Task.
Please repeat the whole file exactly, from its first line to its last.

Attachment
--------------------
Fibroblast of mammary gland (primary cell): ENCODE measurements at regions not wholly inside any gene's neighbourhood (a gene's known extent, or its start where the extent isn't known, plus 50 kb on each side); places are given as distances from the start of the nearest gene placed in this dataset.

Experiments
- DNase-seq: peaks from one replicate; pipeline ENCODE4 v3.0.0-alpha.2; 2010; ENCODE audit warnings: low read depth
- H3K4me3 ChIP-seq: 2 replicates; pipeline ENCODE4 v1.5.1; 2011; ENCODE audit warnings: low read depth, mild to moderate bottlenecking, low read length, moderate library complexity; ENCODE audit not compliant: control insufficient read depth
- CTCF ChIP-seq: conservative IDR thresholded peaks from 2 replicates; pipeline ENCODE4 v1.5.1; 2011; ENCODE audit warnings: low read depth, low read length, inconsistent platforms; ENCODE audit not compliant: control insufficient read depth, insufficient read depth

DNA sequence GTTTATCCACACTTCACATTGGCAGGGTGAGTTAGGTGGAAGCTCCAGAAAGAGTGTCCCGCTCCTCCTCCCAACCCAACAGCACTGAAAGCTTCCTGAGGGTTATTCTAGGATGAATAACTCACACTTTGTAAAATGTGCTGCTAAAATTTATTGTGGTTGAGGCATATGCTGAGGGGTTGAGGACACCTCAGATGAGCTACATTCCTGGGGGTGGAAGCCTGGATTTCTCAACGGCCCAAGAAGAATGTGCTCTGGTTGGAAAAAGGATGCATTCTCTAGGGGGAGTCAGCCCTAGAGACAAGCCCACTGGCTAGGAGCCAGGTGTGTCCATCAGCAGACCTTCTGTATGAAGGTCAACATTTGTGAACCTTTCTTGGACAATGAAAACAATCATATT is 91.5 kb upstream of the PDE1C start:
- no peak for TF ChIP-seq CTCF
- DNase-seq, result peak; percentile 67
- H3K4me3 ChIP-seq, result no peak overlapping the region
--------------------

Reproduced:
Fibroblast of mammary gland (primary cell): ENCODE measurements at regions not wholly inside any gene's neighbourhood (a gene's known extent, or its start where the extent isn't known, plus 50 kb on each side); places are given as distances from the start of the nearest gene placed in this dataset.

Experiments
- DNase-seq: peaks from one replicate; pipeline ENCODE4 v3.0.0-alpha.2; 2010; ENCODE audit warnings: low read depth
- H3K4me3 ChIP-seq: 2 replicates; pipeline ENCODE4 v1.5.1; 2011; ENCODE audit warnings: low read depth, mild to moderate bottlenecking, low read length, moderate library complexity; ENCODE audit not compliant: control insufficient read depth
- CTCF ChIP-seq: conservative IDR thresholded peaks from 2 replicates; pipeline ENCODE4 v1.5.1; 2011; ENCODE audit warnings: low read depth, low read length, inconsistent platforms; ENCODE audit not compliant: control insufficient read depth, insufficient read depth

DNA sequence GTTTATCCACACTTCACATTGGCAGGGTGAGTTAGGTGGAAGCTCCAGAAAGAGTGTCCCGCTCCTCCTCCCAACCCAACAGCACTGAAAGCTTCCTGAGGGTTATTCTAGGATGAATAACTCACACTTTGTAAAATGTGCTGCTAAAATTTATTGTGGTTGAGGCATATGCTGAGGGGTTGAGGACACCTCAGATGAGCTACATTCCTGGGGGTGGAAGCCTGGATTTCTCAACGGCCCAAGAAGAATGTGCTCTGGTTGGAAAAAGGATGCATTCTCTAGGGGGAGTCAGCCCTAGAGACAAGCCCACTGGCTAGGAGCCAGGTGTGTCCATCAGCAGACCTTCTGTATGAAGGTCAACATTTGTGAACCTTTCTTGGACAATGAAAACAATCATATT is 91.5 kb upstream of the PDE1C start:
- no peak for TF ChIP-seq CTCF
- DNase-seq, result peak; percentile 67
- H3K4me3 ChIP-seq, result no peak overlapping the region